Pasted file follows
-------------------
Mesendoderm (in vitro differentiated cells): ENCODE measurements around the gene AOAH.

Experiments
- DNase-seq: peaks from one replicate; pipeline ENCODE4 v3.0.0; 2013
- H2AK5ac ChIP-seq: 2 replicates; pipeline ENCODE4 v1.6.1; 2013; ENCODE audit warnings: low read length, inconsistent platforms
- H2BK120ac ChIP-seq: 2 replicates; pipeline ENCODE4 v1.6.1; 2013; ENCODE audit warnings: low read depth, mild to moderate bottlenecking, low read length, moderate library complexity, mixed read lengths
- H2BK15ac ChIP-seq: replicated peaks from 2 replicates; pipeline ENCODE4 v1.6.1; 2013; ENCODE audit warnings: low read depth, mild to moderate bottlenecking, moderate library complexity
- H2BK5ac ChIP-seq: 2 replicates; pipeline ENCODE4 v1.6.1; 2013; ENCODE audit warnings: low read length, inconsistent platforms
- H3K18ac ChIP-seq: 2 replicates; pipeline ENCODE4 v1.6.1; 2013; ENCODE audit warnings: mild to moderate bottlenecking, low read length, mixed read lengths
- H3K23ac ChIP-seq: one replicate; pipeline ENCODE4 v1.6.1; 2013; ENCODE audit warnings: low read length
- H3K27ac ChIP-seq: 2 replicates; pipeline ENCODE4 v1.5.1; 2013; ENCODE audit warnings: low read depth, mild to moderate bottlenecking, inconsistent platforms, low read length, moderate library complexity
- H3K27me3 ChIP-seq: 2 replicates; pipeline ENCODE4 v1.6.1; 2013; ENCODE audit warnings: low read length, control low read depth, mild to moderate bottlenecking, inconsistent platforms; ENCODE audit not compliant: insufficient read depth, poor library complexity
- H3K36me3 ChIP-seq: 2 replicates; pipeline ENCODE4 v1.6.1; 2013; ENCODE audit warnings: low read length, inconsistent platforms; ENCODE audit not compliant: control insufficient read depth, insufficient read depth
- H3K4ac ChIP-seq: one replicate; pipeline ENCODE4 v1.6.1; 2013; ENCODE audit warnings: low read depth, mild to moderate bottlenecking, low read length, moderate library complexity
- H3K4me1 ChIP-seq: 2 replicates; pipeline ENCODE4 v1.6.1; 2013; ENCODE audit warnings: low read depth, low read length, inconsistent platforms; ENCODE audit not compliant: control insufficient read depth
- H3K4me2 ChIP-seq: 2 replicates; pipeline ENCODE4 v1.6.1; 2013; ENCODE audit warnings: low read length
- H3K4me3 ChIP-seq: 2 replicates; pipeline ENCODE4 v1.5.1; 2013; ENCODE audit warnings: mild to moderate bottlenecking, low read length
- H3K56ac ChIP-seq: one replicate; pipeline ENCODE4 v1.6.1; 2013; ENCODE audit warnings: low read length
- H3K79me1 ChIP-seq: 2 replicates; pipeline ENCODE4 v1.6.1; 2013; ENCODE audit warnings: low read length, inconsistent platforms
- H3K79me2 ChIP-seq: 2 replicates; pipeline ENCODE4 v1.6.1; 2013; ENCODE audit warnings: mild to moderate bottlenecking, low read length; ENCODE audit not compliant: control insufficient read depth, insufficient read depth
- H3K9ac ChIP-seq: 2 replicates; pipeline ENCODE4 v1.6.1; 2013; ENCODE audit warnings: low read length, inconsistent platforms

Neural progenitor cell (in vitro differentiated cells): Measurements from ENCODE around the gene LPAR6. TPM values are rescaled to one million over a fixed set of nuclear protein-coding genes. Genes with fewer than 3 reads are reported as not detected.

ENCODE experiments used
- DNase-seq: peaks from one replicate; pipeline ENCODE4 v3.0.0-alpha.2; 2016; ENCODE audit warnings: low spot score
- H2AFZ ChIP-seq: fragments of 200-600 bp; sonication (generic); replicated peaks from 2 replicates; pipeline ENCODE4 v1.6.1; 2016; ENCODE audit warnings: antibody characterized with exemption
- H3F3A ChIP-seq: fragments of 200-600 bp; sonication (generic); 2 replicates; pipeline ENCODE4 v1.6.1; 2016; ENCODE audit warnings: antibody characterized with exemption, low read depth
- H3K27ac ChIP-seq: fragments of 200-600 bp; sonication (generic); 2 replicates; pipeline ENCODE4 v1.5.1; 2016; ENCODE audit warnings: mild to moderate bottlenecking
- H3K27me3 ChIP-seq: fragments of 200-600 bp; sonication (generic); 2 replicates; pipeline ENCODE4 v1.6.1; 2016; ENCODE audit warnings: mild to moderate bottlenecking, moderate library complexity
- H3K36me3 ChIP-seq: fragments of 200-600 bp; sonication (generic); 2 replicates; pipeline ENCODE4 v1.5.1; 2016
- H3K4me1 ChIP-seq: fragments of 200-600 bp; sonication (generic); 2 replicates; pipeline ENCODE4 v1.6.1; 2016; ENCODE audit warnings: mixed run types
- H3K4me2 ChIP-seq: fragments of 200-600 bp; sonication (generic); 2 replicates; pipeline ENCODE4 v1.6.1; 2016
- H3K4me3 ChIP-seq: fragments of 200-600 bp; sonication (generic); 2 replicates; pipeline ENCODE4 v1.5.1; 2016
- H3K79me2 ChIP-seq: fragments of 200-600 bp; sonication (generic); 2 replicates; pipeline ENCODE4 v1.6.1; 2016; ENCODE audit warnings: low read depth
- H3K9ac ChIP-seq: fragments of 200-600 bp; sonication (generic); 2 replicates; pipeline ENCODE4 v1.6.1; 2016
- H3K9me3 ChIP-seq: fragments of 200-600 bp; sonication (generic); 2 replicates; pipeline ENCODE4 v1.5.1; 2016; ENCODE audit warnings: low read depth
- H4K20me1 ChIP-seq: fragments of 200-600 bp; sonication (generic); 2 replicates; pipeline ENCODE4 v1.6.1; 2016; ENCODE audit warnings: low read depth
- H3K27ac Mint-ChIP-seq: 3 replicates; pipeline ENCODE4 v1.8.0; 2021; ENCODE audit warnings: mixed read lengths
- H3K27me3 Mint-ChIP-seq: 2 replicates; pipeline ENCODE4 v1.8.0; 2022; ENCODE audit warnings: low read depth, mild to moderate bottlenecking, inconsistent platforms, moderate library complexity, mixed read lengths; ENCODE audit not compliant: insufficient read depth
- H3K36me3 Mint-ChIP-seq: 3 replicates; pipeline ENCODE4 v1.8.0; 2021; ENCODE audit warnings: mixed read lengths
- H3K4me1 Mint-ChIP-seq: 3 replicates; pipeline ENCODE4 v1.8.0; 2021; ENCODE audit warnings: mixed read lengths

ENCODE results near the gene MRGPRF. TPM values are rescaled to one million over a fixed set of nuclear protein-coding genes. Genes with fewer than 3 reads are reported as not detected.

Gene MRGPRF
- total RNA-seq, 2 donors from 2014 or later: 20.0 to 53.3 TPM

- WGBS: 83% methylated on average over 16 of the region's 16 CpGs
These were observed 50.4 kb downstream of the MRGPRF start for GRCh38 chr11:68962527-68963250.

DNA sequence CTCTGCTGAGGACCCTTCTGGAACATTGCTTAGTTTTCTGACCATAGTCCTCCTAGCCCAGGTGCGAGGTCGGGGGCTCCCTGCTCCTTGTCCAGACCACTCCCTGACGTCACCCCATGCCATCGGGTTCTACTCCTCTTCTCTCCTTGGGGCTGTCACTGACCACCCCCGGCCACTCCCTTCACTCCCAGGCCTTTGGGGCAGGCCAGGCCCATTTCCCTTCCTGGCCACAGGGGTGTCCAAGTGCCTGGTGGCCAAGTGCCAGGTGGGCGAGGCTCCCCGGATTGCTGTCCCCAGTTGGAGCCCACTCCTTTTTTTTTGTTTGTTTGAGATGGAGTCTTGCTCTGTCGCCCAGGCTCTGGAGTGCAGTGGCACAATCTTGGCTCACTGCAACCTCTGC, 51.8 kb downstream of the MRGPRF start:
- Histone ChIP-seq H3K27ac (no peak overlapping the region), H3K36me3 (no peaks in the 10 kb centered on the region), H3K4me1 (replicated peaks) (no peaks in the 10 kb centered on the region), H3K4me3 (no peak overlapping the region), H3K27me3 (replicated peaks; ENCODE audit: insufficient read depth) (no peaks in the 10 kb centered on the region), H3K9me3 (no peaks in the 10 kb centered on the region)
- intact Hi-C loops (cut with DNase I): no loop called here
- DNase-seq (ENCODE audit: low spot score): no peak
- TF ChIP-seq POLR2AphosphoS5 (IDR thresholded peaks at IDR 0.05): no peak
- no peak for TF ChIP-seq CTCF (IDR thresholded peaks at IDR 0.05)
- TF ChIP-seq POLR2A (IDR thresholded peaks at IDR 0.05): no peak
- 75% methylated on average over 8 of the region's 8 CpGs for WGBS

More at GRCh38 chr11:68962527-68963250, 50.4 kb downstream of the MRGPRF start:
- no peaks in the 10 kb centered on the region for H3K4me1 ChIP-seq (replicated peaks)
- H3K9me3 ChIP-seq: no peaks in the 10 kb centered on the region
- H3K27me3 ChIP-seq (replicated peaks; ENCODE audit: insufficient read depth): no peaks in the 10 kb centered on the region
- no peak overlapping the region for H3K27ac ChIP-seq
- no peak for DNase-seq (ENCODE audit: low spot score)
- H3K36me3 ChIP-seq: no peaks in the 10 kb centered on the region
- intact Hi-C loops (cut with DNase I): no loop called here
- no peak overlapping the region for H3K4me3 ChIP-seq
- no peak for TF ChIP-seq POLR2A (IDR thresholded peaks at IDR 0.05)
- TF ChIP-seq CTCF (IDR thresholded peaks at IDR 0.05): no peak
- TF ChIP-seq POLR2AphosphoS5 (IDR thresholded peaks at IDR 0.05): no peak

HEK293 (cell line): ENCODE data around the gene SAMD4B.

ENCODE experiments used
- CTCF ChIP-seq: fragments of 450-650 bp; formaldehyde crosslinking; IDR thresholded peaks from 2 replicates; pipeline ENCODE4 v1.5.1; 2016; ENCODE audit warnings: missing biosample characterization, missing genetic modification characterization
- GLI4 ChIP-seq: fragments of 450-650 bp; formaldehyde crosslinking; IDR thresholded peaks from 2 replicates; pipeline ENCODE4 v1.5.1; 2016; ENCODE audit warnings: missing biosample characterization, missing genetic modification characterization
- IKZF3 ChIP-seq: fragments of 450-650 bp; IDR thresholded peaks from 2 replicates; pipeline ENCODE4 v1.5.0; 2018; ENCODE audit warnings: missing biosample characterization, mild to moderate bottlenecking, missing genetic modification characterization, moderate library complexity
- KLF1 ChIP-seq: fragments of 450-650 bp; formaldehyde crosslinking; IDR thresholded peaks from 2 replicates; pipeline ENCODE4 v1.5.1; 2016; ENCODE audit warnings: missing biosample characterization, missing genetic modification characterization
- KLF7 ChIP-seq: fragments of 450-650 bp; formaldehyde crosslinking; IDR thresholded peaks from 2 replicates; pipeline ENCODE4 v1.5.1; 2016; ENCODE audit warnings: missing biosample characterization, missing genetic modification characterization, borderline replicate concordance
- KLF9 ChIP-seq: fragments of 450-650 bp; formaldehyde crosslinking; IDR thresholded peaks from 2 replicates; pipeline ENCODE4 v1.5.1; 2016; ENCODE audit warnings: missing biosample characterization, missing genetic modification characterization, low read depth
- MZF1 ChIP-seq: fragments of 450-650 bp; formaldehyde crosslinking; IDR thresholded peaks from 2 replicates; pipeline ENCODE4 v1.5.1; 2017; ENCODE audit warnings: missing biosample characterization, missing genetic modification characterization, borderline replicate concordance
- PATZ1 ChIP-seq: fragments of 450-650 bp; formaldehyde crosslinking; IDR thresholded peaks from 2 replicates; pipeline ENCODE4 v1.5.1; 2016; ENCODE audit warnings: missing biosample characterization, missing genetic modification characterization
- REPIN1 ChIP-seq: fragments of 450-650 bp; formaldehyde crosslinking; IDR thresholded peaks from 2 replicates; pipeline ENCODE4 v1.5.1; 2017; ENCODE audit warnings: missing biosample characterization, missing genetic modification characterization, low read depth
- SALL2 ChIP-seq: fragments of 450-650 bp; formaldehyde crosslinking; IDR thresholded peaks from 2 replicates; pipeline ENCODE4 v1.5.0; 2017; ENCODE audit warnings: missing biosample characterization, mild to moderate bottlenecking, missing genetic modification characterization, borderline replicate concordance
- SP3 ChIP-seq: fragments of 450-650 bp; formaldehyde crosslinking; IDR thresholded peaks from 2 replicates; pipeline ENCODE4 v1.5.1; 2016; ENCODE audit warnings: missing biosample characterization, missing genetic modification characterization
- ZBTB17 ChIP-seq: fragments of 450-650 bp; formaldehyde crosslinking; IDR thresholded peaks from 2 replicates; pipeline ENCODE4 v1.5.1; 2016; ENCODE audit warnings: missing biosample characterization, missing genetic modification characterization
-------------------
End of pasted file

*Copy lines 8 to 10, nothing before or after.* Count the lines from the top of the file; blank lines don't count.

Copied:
- H3K18ac ChIP-seq: 2 replicates; pipeline ENCODE4 v1.6.1; 2013; ENCODE audit warnings: mild to moderate bottlenecking, low read length, mixed read lengths
- H3K23ac ChIP-seq: one replicate; pipeline ENCODE4 v1.6.1; 2013; ENCODE audit warnings: low read length
- H3K27ac ChIP-seq: 2 replicates; pipeline ENCODE4 v1.5.1; 2013; ENCODE audit warnings: low read depth, mild to moderate bottlenecking, inconsistent platforms, low read length, moderate library complexity